Countering language attrition with PanLex and the Web of Data

Tracking #: 560-1766

Authors: 
Patrick Westphal1
Claus Stadler
Jonathan Pool

Responsible editor: 
Guest editors Multilingual LOD 2012 JS

Submission type: 
Dataset Description
Abstract: 
At present, there are approximately 7,000 living languages in the world. However, some experts claim that the process of globalization may eventually lead to the world losing this linguistic diversity. The vision of the PanLex project is to help save these languages, especially low-density ones, by allowing them to be intertranslatable and thus to be a part of the Information Age. Semantic Web technologies can support achieving this goal, for reasons such as their capabilities of flexibly representing, interlinking and reasoning with data, in our case particularly linguistic resources and annotations. Conversely, an RDF version of PanLex makes a significant contribution towards improving the coverage of the Linguistic Web of Data, as to the best of our knowledge there exists no large scale Linked Data data set for panlingual translation of non-mainstream languages. In this dataset description paper we detail how we transformed the data of the PanLex project to RDF, established conformance with the lemon and GOLD data models, interlinked it with Lexvo and DBpedia, and published it as Linked Data and via SPARQL.
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Tags: 
Reviewed

Decision/Status: 
Accept

Solicited Reviews:
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Review #1
By Steven Moran submitted on 29/Nov/2013
Suggestion:
Accept
Review Comment:

The authors have addressed my concerns from my previous review:

http://www.semantic-web-journal.net/content/countering-language-attritio...

Comment:

This statement (first paragraph) has been clearly rejected and repeating it, even as citation, probably does the field more harm than good:

Nonetheless, some experts claim that processes such as nation-state consolidation and globalization are producing language attrition so rapidly that up to 90% of all languages alive today will be extinct within a century [7].

See:

http://scholarspace.manoa.hawaii.edu/bitstream/handle/10125/26145/26145....

And a post about these findings at the Long Now Foundation's Rosetta Stone:

http://rosettaproject.org/blog/02013/mar/28/new-estimates-on-rate-of-lan...

Minor:

which has led to emergence of the Web of Data ->
which has led to the emergence of the Web of Data

- 2x:

more fine grained ->
more fine-grained

in an English to German dictionary ->
in an English-to-German dictionary

- maybe break this line so it doesn't run out of the margin:

"abbreviated with plx."

- unclear what is meat here (maybe one-to-some? the relation?):

"Since these models differ from the PanLex one to some extent"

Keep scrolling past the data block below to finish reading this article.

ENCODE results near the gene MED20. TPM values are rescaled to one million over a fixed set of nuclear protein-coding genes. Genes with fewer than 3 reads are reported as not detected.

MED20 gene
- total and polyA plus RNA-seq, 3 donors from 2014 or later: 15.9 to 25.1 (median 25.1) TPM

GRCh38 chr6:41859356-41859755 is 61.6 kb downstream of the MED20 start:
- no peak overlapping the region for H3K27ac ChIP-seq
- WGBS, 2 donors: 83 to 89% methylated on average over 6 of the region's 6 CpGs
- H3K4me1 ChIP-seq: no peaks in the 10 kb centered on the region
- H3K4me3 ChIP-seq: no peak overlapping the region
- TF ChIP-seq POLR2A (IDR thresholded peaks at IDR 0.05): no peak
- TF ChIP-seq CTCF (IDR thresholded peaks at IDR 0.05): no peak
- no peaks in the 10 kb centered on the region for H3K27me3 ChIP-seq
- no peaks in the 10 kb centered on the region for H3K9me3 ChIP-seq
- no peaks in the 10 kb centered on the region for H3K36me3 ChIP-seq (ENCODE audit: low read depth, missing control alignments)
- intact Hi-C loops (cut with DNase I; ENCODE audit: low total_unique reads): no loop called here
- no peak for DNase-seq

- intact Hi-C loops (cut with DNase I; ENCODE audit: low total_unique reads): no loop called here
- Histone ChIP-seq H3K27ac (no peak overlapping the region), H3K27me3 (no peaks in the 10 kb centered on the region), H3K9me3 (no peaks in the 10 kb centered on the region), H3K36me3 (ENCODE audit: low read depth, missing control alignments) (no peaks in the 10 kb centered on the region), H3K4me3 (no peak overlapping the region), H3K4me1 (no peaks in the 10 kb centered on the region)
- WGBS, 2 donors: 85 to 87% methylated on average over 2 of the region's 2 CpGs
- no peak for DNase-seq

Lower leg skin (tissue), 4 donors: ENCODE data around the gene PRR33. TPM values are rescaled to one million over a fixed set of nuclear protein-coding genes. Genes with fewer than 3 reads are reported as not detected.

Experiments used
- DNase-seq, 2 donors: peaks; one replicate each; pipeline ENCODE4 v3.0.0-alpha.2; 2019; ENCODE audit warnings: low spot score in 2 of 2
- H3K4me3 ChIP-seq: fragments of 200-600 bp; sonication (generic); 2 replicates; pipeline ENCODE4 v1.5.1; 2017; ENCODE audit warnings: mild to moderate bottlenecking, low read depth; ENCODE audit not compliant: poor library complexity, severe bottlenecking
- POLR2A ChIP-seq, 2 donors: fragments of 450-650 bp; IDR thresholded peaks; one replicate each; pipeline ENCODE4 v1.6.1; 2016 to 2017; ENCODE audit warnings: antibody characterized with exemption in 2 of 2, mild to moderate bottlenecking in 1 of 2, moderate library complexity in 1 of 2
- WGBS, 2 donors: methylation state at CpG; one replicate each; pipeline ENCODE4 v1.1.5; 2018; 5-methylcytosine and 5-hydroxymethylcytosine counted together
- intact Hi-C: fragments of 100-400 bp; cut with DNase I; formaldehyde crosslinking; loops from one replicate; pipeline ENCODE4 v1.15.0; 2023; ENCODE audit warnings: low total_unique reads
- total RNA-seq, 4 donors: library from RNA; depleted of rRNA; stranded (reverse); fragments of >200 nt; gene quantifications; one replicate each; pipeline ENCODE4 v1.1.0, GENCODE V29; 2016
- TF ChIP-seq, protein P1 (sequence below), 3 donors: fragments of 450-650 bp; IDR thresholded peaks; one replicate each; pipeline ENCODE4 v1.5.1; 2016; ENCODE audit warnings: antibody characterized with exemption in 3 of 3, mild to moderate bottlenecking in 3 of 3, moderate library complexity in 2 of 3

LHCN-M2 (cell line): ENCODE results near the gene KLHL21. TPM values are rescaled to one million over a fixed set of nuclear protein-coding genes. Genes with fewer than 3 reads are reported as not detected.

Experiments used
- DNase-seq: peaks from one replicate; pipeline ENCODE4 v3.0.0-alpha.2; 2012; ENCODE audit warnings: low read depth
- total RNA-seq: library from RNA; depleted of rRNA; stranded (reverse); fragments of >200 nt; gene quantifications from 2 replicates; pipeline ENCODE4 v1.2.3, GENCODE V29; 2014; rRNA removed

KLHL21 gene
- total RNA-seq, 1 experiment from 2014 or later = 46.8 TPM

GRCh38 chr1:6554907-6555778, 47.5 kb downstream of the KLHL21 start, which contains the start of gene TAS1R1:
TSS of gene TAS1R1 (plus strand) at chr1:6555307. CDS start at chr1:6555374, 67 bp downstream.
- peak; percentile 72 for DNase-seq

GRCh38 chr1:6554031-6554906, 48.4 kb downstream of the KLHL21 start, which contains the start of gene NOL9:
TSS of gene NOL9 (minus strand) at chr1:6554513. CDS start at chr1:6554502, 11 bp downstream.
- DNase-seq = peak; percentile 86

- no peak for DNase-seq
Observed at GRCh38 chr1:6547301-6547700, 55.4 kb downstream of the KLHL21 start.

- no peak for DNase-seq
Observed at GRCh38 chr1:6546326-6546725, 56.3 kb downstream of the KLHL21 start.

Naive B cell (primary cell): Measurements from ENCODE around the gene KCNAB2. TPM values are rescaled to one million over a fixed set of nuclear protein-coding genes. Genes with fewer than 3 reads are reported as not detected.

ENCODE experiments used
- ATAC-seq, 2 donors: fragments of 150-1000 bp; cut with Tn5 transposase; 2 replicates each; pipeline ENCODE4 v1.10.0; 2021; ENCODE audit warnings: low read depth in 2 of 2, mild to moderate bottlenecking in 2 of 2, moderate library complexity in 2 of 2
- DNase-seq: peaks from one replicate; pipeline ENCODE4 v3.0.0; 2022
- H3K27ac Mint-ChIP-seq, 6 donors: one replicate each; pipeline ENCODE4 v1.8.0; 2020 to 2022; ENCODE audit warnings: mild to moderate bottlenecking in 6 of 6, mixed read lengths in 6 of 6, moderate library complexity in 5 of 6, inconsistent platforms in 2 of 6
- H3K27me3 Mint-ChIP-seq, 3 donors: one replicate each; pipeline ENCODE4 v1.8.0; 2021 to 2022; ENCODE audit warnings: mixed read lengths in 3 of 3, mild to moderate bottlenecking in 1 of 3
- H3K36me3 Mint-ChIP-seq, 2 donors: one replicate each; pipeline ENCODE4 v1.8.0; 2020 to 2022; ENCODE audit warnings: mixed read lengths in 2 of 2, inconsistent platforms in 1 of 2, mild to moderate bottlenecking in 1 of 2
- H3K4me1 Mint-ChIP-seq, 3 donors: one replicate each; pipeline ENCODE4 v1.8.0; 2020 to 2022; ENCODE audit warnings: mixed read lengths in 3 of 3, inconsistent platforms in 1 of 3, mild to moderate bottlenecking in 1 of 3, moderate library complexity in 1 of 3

- this footnote is smaller than the others:

15 http://wifo5- 03.informatik.uni- mannheim.de/pubby/

- missing comma between footnote numbers:

SPARQL endpoints16 17

Critical:

- the link returns a 502 Bad Gateway

21 http://panlex.org/teradict/?lg=eng

Review #2
Anonymous submitted on 15/Dec/2013
Suggestion:
Accept
Review Comment:

This is a new revision of a previously reviewed paper. My suggestions from the previous rounds have mostly been addressed.
It is quite concerning that much of the data comes from sources without any clear licensing information, but addressing this is an issue that is beyond the scope of this paper.
Overall, I suggest accepting this paper for publication now.

Minor comment: Various related work is only referenced with an URL. Since this is a scientific work, please add proper citations for DBpedia Spotlight, Lexvo, DBpedia, etc.

Review #3
Anonymous submitted on 16/Dec/2013
Suggestion:
Accept
Review Comment:

I reviewed two earlier versions of this paper and raised a number of questions during those reviews and, in my second review, also questioned the extent to which the second revision properly addressed issues raised during the first review by various reviewers, including myself.

The current revision appears to me to be much more thorough than the second revision and, while the authors have not directly addressed all the concerns previously indicated at the level of detail I might have liked to have seen, it seems to me that the paper is now essentially publishable as the comments of previous reviews have been adequately addressed. Moreover, between the first time I reviewed the paper and now, the online accessibility of the described resource has improved considerably, which makes it all the more important to have a paper like this published.

I have only a few minor comments at this point, which I don't think will take much time to address. This is why my recommendation is now accept. Of these comments, the only one I think is essential to address is the first one, since, if it is not addressed, one of the figures will be essentially unreadable.

Figure 1: The text in this figure is very hard to read, especially the edge labels, which I could only read by zooming in considerably. This should be fixed before publication.

Figure 2: Perhaps the caption here (or the text) could indicate that this schematization specifically includes lexical information for the word "between"?

Table 5: Is there any measure available for the accuracy of these links?


Comments